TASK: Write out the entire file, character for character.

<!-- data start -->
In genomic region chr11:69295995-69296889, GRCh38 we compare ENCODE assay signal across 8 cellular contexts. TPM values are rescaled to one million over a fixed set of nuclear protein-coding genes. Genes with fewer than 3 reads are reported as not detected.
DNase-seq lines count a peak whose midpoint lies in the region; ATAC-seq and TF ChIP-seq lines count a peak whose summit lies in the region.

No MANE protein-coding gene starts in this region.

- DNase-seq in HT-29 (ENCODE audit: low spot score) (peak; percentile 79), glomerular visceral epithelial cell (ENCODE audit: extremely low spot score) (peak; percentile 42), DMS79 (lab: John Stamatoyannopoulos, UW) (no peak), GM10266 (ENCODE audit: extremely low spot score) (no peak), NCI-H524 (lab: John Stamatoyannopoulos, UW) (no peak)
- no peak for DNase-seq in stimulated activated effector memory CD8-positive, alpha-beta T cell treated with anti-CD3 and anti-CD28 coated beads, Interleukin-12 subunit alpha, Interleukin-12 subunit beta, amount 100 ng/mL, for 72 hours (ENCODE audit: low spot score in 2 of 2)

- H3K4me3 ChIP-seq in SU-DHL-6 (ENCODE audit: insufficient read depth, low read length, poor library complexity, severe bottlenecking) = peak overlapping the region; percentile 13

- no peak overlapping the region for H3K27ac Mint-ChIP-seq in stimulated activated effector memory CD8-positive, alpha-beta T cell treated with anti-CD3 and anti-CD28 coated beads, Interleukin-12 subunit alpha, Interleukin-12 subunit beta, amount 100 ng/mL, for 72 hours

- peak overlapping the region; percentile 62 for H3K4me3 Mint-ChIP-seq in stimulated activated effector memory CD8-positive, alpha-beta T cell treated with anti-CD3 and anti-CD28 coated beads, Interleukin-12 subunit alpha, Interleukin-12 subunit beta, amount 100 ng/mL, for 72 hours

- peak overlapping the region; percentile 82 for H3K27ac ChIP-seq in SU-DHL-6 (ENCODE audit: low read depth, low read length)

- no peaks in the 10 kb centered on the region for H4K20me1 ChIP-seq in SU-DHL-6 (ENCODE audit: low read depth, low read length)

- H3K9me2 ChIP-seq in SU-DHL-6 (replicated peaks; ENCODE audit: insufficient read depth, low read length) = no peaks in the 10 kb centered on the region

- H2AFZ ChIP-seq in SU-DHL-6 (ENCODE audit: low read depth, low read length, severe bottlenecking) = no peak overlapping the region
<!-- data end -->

In genomic region chr11:69295995-69296889, GRCh38 we compare ENCODE assay signal across 8 cellular contexts. TPM values are rescaled to one million over a fixed set of nuclear protein-coding genes. Genes with fewer than 3 reads are reported as not detected.
DNase-seq lines count a peak whose midpoint lies in the region; ATAC-seq and TF ChIP-seq lines count a peak whose summit lies in the region.

No MANE protein-coding gene starts in this region.

- DNase-seq in HT-29 (ENCODE audit: low spot score) (peak; percentile 79), glomerular visceral epithelial cell (ENCODE audit: extremely low spot score) (peak; percentile 42), DMS79 (lab: John Stamatoyannopoulos, UW) (no peak), GM10266 (ENCODE audit: extremely low spot score) (no peak), NCI-H524 (lab: John Stamatoyannopoulos, UW) (no peak)
- no peak for DNase-seq in stimulated activated effector memory CD8-positive, alpha-beta T cell treated with anti-CD3 and anti-CD28 coated beads, Interleukin-12 subunit alpha, Interleukin-12 subunit beta, amount 100 ng/mL, for 72 hours (ENCODE audit: low spot score in 2 of 2)

- H3K4me3 ChIP-seq in SU-DHL-6 (ENCODE audit: insufficient read depth, low read length, poor library complexity, severe bottlenecking) = peak overlapping the region; percentile 13

- no peak overlapping the region for H3K27ac Mint-ChIP-seq in stimulated activated effector memory CD8-positive, alpha-beta T cell treated with anti-CD3 and anti-CD28 coated beads, Interleukin-12 subunit alpha, Interleukin-12 subunit beta, amount 100 ng/mL, for 72 hours

- peak overlapping the region; percentile 62 for H3K4me3 Mint-ChIP-seq in stimulated activated effector memory CD8-positive, alpha-beta T cell treated with anti-CD3 and anti-CD28 coated beads, Interleukin-12 subunit alpha, Interleukin-12 subunit beta, amount 100 ng/mL, for 72 hours

- peak overlapping the region; percentile 82 for H3K27ac ChIP-seq in SU-DHL-6 (ENCODE audit: low read depth, low read length)

- no peaks in the 10 kb centered on the region for H4K20me1 ChIP-seq in SU-DHL-6 (ENCODE audit: low read depth, low read length)

- H3K9me2 ChIP-seq in SU-DHL-6 (replicated peaks; ENCODE audit: insufficient read depth, low read length) = no peaks in the 10 kb centered on the region

- H2AFZ ChIP-seq in SU-DHL-6 (ENCODE audit: low read depth, low read length, severe bottlenecking) = no peak overlapping the region